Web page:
That’s fucking awesome.

Yeah, it was crazy. Everything started coming together.

Can I ask you legitimately if there were some heavy fucking vibes you were throwing down?

Especially at our absinthe party when people were dressed for the period and drinking absinthe. We definitely felt the vibes then.

The King Is Dead Long Live The King by Sean Yseult

The King Is Dead Long Live The King by Sean Yseult

That’s heavy.

There’s the “absinthe drinkers” or the Killing Of The King. That was something cults and societies actually did and were suppossedly responsible for our president’s deaths or other leaders. It’s a bit tongue in cheek, with my stuff. Everything is “Part history, part Edward Gorey” as I like to say. A little dark and grim with a little sense of humor. It’s fictitious but I based everything on a lot. So I fell down the rabbit hole with the Skull & Bones stuff first and then story of absinthe going on in France and hence in New Orleans, since they were directly related. The old absinthe house had just opened. This whole party documented is based on the year 1873 and by that year we had three absinthe manufacturers in New Orleans. We were not importing anything from France. France became insanely popular during that time because there’d been a blight in the vineyards and people hadn’t been able to drink wine. The royalty started drinking absinthe and everyone else just followed what the royalty did (laughing). Living here in New Orleans, it is legal here again finally. It was a nice tie in for my stories.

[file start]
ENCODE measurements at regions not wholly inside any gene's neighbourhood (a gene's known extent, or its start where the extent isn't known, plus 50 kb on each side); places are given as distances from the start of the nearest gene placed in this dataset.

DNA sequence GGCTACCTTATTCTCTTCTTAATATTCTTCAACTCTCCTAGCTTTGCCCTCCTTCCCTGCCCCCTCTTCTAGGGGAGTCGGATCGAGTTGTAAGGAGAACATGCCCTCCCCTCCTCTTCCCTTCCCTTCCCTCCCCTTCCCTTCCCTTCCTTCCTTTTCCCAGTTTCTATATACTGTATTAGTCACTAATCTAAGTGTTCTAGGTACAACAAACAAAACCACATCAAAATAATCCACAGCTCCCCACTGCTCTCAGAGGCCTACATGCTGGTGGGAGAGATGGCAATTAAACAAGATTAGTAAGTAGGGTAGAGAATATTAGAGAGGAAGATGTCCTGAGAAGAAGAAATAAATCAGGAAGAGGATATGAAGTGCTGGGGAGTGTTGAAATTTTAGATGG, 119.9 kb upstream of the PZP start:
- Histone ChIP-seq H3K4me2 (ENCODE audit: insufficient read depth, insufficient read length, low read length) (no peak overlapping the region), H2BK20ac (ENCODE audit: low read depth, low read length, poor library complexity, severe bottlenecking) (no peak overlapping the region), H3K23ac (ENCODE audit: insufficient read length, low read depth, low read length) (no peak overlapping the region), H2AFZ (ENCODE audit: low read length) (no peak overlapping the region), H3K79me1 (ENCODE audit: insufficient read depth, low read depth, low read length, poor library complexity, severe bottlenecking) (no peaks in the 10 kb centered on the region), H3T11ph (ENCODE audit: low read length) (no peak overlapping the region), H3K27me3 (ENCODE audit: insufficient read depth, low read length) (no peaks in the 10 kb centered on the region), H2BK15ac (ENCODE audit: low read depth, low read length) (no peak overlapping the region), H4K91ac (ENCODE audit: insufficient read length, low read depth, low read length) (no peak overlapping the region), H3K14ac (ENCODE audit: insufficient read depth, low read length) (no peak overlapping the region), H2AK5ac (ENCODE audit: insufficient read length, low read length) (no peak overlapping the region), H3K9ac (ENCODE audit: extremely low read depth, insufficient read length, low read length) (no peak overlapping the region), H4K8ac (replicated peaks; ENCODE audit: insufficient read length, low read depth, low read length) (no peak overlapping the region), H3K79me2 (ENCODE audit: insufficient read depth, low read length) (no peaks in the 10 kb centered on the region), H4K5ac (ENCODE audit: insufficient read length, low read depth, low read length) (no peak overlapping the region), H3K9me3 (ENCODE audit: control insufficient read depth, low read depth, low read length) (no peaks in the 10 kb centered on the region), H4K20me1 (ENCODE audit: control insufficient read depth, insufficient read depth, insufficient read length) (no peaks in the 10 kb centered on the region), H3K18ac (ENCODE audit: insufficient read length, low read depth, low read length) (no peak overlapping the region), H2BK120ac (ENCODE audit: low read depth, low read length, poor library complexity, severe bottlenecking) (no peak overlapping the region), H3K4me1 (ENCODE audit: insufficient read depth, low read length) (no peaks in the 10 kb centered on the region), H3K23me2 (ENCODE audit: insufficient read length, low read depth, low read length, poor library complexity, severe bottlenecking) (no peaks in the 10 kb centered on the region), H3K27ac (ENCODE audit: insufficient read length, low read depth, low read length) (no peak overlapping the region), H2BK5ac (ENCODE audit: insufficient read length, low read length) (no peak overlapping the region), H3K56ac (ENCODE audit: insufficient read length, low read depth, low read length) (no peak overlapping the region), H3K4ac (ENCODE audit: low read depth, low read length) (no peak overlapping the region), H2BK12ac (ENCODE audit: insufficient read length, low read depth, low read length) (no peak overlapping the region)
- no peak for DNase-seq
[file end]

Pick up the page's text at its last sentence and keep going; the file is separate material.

Full circle, right? Weird.